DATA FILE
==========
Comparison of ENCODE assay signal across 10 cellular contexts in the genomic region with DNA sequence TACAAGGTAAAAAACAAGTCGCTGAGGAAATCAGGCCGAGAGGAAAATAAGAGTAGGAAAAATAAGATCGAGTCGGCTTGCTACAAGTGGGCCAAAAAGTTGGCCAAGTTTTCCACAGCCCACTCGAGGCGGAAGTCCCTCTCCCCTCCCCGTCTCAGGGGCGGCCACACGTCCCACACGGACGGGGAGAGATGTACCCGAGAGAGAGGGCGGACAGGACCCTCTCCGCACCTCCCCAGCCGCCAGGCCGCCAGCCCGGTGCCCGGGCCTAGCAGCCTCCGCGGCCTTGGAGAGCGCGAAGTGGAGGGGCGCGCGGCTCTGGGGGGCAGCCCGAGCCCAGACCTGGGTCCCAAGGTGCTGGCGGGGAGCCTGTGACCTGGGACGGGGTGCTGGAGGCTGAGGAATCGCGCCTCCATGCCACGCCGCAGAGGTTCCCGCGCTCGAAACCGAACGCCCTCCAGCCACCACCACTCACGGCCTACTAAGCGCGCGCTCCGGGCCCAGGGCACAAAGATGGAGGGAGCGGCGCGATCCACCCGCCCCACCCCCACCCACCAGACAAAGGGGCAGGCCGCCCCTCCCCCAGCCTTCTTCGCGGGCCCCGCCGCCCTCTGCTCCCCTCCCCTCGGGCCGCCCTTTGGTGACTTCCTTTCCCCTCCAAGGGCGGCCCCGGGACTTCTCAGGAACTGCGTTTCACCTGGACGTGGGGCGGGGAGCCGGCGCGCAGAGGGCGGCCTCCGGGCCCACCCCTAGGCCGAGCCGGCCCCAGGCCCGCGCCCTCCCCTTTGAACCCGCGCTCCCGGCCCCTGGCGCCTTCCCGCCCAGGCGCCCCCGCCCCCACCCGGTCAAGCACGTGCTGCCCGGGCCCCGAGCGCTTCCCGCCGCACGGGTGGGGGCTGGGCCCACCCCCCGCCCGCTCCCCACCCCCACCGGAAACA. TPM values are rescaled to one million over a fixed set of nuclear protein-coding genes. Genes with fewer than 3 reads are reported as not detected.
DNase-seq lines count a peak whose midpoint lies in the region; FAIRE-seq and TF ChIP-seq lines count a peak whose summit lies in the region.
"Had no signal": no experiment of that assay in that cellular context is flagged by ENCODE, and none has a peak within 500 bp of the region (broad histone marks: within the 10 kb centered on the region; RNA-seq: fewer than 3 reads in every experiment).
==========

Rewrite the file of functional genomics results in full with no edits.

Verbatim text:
Comparison of ENCODE assay signal across 10 cellular contexts in the genomic region with DNA sequence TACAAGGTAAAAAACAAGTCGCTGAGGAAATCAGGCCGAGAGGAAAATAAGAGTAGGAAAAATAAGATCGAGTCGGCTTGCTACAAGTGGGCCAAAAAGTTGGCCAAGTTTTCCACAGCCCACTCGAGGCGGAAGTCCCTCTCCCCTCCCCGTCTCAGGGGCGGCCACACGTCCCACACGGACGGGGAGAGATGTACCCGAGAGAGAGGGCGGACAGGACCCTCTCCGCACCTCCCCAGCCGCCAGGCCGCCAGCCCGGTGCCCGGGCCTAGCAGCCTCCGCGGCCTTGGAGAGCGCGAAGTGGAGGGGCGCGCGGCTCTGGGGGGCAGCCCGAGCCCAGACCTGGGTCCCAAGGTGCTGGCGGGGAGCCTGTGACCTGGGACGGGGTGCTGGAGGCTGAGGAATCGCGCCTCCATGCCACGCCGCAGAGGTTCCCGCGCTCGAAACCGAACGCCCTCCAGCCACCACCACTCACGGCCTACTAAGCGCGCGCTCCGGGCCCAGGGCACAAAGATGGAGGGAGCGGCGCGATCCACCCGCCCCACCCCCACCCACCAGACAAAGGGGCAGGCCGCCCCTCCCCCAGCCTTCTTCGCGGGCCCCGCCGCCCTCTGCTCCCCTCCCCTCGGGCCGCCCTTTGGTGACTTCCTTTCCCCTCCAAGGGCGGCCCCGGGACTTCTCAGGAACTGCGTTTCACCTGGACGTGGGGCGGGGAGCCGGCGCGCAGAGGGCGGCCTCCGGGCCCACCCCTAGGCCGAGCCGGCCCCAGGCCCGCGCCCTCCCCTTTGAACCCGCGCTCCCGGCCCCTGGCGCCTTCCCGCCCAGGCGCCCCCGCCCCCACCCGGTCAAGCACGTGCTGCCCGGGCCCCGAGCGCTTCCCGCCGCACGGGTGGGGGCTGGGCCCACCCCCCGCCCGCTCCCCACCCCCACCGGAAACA. TPM values are rescaled to one million over a fixed set of nuclear protein-coding genes. Genes with fewer than 3 reads are reported as not detected.
DNase-seq lines count a peak whose midpoint lies in the region; FAIRE-seq and TF ChIP-seq lines count a peak whose summit lies in the region.
"Had no signal": no experiment of that assay in that cellular context is flagged by ENCODE, and none has a peak within 500 bp of the region (broad histone marks: within the 10 kb centered on the region; RNA-seq: fewer than 3 reads in every experiment).